Create value for shareholders and partners: Systems such as promotion optimization can get management to focus on profits with laser-like precision and improve free cash flow. They can accurately inform how much money specific brands, offers, and promotions make, and how much more productive one offer is than a competing one. They lead to a better handshake between brands, retailers, and shopping center operators.
Management can take this further by combining retail and mall data with social media to nudge customers in a preferred direction. This builds on the analytic concepts explored above that maximize profits and accelerate ROI.
If shopping centers and retailers measure sales and profit ROI with accuracy and share such information with each other, then shareholders will benefit. The work requires technical vision, but can be done quickly and at low risk.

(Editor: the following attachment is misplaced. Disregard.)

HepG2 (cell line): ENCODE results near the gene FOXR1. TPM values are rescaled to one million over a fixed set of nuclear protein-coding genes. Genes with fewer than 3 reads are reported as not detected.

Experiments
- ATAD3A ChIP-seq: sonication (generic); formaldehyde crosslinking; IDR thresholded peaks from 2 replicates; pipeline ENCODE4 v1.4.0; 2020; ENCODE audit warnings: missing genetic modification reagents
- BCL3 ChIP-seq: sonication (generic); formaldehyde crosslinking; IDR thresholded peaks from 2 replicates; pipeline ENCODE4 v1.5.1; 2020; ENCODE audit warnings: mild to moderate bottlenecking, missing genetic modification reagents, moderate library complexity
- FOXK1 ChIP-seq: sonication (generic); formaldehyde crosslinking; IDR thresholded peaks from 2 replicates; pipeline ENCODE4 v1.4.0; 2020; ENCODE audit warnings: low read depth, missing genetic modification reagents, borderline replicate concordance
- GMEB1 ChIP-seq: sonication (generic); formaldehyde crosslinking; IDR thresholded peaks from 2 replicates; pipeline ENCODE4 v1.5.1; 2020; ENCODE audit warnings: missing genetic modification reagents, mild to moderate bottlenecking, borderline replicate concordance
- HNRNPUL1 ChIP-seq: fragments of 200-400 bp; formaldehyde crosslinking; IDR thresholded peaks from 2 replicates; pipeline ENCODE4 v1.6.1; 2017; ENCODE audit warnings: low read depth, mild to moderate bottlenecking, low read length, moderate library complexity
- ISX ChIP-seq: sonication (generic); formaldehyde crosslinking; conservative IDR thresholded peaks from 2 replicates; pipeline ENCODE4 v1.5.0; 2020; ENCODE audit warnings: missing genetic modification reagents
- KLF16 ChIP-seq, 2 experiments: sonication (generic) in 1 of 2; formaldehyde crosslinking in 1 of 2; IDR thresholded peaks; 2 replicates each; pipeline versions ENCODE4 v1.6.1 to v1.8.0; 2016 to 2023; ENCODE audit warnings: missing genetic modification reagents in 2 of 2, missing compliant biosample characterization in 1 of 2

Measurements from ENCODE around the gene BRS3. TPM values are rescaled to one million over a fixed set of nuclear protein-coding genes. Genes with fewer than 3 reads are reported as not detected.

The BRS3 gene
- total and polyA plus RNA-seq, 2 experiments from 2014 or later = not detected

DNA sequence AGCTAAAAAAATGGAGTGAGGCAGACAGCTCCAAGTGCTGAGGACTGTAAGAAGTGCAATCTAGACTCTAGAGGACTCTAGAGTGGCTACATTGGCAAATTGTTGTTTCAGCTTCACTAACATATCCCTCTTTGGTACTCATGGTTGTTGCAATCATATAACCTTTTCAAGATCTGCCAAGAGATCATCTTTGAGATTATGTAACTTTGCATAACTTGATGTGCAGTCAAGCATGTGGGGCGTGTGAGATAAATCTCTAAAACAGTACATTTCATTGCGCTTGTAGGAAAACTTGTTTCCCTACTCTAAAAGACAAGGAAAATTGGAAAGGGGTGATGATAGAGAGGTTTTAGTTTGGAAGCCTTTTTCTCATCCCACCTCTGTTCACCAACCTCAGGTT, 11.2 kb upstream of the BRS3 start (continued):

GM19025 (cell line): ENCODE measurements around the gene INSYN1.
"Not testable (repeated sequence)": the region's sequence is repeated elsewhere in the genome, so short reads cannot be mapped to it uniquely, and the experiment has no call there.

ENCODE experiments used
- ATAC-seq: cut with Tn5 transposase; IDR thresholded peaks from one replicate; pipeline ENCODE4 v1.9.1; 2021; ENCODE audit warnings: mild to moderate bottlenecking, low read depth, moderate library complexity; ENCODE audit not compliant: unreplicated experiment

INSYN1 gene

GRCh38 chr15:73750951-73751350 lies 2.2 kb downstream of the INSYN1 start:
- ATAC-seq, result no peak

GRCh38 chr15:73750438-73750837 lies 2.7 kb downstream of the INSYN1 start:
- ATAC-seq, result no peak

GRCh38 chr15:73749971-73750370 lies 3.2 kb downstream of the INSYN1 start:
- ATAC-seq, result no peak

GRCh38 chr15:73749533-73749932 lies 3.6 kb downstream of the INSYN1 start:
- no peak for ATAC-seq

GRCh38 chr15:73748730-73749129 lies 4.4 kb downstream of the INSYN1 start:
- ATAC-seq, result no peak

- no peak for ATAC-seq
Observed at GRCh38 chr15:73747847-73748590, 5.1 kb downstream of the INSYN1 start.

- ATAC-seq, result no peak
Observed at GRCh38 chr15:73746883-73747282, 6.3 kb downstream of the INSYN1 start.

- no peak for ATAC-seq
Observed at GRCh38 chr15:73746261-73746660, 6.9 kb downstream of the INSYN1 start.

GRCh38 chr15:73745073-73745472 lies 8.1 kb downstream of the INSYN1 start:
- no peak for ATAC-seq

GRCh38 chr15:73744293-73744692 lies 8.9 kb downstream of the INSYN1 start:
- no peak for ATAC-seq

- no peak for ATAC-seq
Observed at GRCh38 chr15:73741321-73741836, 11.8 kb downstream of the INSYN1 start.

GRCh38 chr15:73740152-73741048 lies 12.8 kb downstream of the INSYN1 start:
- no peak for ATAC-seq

Better promotion effectiveness and financial focus make shopping centers and stores more attractive to customers and generate beneficial returns. This builds loyalty, strengthens the brand, and improves profits where it matters most: at the store level. Eventually it creates greater value for the shareholder.
Shah Karim is the CEO of Saferock (www.saferockretail.com ) and can be reached at: firstname.lastname@example.org. For more than 20 years, he has advised retailers on digital transformation, cost reduction, and turnarounds. He has developed systems and algorithms to precisely measure retailer ROI performance, Big Data analytics, personal learning, and enterprise content management.